Rushed road trip

CLEMSON - There are plenty of challenges this week for the Clemson football team.

The Tigers played in a physical game Saturday against Virginia Tech, and those bumps and bruises usually linger for a couple of days. With a normal week, there is time to get past those for the next Saturday's game. Playing Thursday shrinks that healing time quite a bit, but Wake Forest has the same challenges after it played Saturday, as well.

Traveling for a Thursday night game limits that even more, and that adds to the test that faces the Tigers this week. At least for the Demon Deacons, they're at home and get a little more practice time because they don't have to travel on the short week.

And then there is the opponent – a pesky Wake Forest team that is usually well-coached and plays hard every game.

Jim Grobe took over a mess of a program when he became the Demon Deacons' head coach, and he has turned Wake Forest into a solid program that has to be respected. The Demon Deacons are 4-2 overall this season, including 2-3 in the ACC after beating Virginia on the road Saturday.

Wake Forest, however, isn't quite the pest for Clemson that a lot of people believe it has been, although it has been tough to beat in Winston Salem. Yes, the Demon Deacons won the games in 2003 (a 45-17 embarrassment that almost cost Tommy Bowden his job), 2005 (31-27) and 2008 (a 12-7 game, ironically on Thursday night, that did cost Bowden his job and hand the top spot to Dabo Swinney), but that's it during the Grobe era. In his 11 games against Clemson, Wake Forest is 3-8.

Overall, Clemson leads the series 59-17-1 and is 21-10-1 in Winston Salem.

A lot of people focus on the 2003 and 2008 games in this series and think Wake Forest has had Clemson's number. But it's actually Swinney who has had Grobe's number, winning all three games against Wake Forest since taking over as Clemson's head coach. Last year, Clemson held off Wake Forest 31-28 to clinch the Atlantic Division title, but the other two games haven't been close – 38-3 in 2009 and 30-10 in 2010. So maybe Wake Forest isn't quite the test everyone believes it is, although the Tigers need to be ready to play in an interesting atmosphere. It's not intimidating like some larger venues, but playing at Wake Forest can be different, for sure, and in those losses in 2003, 2005 and 2008, the Tigers didn't handle that well.

And it is a road game, after all, something recent Clemson teams certainly haven't handled well.


Clemson won at Wake Forest 30-10 the last time it made the trip to Winston-Salem, N.C. (Roy Philpott)
Playing on the road hasn't been kind to Clemson the past few years, and that's the biggest challenge for the Tigers this week.

Since the start of the 2009 season, Clemson has been terrific at home. The Tigers are 22-3 at Death Valley during that time, and they have won 11 straight times, matching the program record for consecutive home wins.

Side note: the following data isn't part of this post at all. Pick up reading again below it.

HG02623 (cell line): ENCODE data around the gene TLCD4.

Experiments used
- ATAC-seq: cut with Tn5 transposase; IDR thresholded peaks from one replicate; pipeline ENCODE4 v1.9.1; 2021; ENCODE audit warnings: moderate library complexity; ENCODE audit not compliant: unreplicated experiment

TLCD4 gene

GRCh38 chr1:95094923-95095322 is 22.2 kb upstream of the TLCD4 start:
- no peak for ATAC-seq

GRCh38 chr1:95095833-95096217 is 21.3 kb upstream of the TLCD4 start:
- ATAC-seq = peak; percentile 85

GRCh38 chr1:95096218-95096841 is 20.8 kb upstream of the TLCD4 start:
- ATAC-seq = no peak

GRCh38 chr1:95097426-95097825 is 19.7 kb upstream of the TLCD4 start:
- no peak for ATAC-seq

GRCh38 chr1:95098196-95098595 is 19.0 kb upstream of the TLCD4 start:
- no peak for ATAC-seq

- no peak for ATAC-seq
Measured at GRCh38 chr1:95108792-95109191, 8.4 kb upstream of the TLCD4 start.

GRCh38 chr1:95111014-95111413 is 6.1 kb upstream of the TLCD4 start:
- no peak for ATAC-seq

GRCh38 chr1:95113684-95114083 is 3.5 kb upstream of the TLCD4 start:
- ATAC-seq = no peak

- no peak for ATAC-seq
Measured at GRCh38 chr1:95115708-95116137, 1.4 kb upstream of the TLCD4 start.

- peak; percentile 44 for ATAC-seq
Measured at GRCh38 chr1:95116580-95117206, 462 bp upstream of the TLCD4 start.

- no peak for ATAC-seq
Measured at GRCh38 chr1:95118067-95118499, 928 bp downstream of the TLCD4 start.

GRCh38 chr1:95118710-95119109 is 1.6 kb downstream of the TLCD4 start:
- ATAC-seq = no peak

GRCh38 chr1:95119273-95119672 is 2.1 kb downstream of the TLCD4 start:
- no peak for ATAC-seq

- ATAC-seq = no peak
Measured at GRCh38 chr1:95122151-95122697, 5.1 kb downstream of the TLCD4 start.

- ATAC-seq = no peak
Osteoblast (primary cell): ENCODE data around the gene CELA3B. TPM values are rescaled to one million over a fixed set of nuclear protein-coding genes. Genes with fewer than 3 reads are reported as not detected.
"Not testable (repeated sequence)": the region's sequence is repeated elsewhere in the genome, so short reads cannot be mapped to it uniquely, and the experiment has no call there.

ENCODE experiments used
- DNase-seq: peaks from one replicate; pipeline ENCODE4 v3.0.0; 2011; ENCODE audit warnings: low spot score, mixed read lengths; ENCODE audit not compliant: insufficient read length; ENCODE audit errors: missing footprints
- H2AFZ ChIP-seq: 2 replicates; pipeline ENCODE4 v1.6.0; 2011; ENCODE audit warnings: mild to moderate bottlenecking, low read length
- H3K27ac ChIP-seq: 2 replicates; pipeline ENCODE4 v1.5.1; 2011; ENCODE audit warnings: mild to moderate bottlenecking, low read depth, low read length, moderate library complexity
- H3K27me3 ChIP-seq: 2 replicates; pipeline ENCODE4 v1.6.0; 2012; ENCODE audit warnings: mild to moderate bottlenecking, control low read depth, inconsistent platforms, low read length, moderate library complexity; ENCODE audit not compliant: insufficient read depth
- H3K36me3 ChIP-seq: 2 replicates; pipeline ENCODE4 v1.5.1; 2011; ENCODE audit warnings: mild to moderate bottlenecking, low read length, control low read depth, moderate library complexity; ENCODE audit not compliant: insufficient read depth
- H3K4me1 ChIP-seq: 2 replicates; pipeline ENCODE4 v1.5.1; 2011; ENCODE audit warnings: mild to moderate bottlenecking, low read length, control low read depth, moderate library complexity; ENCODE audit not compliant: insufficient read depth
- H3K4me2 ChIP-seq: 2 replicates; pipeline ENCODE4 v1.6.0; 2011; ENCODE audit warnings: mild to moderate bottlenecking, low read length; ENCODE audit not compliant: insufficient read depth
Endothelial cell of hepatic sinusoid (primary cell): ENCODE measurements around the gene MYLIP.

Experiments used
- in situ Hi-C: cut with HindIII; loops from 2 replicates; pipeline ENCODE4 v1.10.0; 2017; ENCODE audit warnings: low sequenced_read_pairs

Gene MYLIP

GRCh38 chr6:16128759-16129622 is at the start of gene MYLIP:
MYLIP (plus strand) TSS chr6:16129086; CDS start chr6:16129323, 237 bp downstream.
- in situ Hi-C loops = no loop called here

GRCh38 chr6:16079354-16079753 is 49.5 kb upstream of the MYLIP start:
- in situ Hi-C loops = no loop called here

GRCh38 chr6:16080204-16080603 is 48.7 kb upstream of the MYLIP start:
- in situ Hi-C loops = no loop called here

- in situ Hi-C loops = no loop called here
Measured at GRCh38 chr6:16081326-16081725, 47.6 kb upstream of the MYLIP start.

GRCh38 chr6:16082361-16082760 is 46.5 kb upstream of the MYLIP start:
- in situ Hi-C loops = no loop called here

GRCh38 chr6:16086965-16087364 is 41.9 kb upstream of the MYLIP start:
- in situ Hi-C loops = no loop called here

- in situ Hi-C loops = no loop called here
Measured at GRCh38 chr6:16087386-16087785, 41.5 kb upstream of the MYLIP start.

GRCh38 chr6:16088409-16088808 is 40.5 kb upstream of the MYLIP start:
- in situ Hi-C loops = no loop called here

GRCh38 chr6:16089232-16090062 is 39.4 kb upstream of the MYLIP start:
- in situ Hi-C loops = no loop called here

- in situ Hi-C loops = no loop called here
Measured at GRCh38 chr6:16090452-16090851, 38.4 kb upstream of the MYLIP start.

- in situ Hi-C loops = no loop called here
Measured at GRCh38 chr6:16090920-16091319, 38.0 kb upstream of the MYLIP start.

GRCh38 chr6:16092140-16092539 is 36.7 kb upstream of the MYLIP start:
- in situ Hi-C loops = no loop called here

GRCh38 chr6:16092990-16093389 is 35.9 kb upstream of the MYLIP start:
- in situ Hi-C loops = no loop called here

Swinney certainly has brought the home-field advantage back to the program, and the Tigers play with an edge and a confidence at home that wasn't there before he became the head coach. That edge and confidence, however, haven't translated to road or neutral games since the start of the 2009 season. In those games, Clemson is just 9-14, going 3-4 in both 2009 and 2011 and 1-5 in 2010, along with a 2-1 record this year.

Whatever is working at home needs to be taken on the road with the Tigers on Thursday night for this game, and they have done a better job away from home this season. Clemson beat Auburn in a tremendous setting at the Georgia Dome to open the season and won at Boston College in a workmanlike performance. Yes, Clemson lost on the road to Florida State, but that appeared to be more about a young defense still finding itself than playing in Tallahassee.

That defense is performing better now, and it will need to against a Demon Deacons offense that does a lot of different things to affect its opponent. Wake Forest's offense, however, hasn't been as dynamic this season as it has been in most years since Grobe took over. The Demon Deacons are 97th in the nation in passing offense (195.6 yards per game), 101st in rushing offense (120.6 yards per game) and 96th in scoring offense (22 points per game).

Clemson's defense is filled with youth and inexperience, and it is finding its way through defensive coordinator Brent Venables' first season, so any test is still a test. Carrying over the momentum from a strong performance against Virginia Tech will be the key hurdle for an improving Tigers defense.

If that group can meet that challenge, the Tigers should be able to overcome the rest of the ones facing them in this game.

Daniel Shirley is the sports editor of the Macon (Ga.) Telegraph and co-host of The Morning Show on FoxSports 1670 AM. Follow him on Twitter @DM_Shirley

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